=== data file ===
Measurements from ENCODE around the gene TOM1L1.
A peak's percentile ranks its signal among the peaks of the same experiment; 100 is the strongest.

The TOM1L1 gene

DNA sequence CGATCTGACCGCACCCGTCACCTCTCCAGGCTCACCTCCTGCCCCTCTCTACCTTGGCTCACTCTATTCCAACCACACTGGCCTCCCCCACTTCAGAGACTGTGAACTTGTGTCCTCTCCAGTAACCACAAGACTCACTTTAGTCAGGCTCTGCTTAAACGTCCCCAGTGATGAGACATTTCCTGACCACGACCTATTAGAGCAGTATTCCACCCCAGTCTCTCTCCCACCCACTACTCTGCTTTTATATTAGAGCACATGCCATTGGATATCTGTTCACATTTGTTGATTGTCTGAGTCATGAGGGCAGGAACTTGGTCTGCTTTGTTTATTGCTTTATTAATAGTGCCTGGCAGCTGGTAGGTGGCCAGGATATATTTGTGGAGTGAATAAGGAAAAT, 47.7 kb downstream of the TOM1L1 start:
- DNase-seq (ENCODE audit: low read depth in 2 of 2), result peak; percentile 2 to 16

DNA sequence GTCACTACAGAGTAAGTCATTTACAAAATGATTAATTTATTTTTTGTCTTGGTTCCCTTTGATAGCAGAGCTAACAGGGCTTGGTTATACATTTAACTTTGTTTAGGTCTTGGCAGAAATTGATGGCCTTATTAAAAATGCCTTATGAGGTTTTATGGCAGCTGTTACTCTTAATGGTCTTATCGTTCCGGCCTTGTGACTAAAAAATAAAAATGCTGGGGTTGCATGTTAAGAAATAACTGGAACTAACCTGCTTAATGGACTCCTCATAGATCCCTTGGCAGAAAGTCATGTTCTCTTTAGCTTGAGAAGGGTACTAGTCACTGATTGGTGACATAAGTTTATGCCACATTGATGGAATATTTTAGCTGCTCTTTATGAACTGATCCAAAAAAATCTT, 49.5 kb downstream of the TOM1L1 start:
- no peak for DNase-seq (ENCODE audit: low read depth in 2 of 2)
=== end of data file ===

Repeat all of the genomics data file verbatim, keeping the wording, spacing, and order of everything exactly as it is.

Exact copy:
Measurements from ENCODE around the gene TOM1L1.
A peak's percentile ranks its signal among the peaks of the same experiment; 100 is the strongest.

The TOM1L1 gene

DNA sequence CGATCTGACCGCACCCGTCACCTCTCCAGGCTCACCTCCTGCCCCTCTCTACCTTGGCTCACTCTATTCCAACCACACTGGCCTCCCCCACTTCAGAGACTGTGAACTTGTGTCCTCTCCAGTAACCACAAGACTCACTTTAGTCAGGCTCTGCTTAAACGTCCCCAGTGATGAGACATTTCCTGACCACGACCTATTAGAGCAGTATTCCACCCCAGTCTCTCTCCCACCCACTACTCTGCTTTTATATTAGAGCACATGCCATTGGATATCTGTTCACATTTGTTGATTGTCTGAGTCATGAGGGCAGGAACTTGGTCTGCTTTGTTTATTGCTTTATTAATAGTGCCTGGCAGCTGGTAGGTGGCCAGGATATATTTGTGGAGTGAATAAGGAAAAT, 47.7 kb downstream of the TOM1L1 start:
- DNase-seq (ENCODE audit: low read depth in 2 of 2), result peak; percentile 2 to 16

DNA sequence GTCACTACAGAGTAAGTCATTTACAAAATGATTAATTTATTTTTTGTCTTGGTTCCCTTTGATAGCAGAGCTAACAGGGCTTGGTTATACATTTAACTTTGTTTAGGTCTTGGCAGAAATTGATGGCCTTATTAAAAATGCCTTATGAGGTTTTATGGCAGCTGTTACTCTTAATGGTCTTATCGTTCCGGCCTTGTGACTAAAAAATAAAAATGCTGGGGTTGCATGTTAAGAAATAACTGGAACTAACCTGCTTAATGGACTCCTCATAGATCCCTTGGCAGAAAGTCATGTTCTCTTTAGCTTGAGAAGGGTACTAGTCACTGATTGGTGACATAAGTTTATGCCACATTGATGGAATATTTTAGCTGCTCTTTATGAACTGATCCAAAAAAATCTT, 49.5 kb downstream of the TOM1L1 start:
- no peak for DNase-seq (ENCODE audit: low read depth in 2 of 2)